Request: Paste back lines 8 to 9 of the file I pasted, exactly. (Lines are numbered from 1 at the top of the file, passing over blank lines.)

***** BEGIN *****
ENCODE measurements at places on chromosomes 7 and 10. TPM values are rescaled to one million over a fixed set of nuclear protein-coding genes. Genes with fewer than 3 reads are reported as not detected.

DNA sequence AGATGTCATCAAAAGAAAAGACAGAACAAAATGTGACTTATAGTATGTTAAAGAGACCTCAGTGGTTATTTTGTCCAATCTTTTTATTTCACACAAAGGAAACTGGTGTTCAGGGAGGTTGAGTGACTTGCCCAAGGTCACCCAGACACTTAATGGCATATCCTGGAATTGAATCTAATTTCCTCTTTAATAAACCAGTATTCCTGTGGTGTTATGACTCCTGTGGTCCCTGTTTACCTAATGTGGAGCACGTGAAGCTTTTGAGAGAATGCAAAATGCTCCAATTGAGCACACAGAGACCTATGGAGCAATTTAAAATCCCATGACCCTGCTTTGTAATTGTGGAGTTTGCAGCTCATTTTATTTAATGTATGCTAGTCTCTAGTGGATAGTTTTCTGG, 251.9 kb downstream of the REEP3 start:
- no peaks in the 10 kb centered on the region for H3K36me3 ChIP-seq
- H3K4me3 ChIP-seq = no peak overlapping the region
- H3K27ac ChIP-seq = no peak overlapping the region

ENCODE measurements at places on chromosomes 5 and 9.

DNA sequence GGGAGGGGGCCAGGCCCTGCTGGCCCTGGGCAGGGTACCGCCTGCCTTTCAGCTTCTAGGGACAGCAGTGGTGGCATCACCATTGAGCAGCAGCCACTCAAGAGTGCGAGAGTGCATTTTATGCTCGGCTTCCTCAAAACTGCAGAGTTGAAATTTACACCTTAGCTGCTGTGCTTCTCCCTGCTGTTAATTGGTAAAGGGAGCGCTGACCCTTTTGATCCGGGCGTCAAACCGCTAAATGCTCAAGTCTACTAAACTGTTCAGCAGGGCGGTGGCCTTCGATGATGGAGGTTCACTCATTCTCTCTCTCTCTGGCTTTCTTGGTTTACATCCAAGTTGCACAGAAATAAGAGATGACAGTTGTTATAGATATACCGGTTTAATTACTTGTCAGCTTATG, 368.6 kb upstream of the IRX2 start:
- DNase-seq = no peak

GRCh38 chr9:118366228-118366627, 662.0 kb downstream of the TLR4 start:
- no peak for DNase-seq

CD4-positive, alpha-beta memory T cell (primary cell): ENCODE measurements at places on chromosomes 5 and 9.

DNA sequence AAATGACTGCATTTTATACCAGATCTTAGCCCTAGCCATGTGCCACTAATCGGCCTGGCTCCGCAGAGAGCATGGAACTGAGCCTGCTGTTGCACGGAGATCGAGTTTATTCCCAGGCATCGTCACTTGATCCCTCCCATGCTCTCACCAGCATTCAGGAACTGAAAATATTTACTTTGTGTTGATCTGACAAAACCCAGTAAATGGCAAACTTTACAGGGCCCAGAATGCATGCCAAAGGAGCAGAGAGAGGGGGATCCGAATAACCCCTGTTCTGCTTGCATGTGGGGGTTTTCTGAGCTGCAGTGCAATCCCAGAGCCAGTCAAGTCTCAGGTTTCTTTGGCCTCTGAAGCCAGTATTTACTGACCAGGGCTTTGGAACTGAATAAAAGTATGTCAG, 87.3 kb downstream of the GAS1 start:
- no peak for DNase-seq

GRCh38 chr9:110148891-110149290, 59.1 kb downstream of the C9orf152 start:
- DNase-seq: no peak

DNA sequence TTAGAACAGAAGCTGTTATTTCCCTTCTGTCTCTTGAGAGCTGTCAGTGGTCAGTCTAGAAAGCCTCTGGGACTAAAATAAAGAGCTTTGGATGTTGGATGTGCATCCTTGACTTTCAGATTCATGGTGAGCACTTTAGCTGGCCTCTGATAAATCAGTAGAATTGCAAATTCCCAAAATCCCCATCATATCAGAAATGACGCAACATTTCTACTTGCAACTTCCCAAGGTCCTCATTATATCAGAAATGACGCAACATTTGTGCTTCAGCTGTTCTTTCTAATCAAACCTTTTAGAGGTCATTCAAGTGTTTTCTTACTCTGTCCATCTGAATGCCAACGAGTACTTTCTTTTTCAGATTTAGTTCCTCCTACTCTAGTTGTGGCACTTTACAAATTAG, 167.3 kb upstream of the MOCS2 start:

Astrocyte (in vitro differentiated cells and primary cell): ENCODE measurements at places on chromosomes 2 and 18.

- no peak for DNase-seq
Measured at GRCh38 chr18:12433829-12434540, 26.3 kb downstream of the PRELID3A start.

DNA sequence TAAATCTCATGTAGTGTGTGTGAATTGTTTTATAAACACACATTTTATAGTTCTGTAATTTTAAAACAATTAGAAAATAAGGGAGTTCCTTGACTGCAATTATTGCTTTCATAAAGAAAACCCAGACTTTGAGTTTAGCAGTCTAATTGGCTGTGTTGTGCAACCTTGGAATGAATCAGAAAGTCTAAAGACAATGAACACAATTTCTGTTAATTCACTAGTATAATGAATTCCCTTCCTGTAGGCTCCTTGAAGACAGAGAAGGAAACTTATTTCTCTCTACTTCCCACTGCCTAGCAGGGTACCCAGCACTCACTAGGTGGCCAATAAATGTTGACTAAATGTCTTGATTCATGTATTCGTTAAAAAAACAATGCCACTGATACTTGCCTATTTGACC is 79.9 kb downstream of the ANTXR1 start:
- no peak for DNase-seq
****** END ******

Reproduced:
- DNase-seq = no peak

GRCh38 chr9:118366228-118366627, 662.0 kb downstream of the TLR4 start: